A new case from the Supreme Judicial court was a major victory for defendants arrested as part of street level drug transactions. It basically says that just because a police officer witnesses what appears to be a drug transaction, and is justified in stopping the defendant, this does not necessarily mean that the cop has a right to pat-frisk the suspect for weapons. There must be separate indications that the suspect is armed and dangerous. Commonwealth v. Paul Gomes, 453 Mass. 506 (2009)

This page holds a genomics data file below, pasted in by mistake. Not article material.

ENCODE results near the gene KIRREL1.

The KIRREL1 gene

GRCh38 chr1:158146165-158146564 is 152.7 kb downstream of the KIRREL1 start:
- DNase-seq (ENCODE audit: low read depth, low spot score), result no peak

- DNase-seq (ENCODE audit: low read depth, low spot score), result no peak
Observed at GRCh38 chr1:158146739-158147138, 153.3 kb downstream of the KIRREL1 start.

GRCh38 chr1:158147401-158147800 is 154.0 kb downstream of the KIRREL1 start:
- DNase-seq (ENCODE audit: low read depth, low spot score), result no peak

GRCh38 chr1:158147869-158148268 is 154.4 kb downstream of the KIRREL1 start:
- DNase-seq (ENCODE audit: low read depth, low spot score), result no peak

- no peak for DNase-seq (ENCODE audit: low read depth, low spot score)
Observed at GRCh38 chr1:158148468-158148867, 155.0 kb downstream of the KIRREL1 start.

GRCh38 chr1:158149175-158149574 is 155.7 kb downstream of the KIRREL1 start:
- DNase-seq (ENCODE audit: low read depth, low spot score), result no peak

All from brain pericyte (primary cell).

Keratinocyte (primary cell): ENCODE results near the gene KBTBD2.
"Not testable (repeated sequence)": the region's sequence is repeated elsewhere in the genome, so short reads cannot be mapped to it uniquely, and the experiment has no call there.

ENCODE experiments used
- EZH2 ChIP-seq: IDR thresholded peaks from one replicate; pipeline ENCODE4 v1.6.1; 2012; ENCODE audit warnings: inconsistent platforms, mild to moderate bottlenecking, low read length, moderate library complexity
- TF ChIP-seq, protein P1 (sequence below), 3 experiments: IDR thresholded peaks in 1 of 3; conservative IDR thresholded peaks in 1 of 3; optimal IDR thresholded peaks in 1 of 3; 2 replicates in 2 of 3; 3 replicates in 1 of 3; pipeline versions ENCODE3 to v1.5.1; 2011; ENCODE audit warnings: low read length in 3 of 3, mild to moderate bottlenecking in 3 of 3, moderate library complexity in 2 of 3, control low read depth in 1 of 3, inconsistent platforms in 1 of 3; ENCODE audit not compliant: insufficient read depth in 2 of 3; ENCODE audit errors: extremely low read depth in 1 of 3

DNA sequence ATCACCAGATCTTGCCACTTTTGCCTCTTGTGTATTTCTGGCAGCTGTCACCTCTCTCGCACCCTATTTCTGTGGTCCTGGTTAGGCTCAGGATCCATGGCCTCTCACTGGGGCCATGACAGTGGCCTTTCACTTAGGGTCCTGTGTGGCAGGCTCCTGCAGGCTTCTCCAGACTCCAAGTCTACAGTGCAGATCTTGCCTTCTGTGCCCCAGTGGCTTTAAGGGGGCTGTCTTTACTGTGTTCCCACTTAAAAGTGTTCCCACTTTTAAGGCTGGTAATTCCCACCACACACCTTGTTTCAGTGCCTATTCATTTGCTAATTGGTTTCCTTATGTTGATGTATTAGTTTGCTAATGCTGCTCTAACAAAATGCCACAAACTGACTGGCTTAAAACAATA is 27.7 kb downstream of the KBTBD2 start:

I offer kudos to the Supreme Judicial Court for recognizing that guns and drugs do not always go together. In fact, most drug dealers are smart enough to know that firearms charges carry a mandatory one-year sentence, so usually they leave their guns at home. Just because cops and prosecutors claim that criminals behave a certain way, it doesn’t make it so.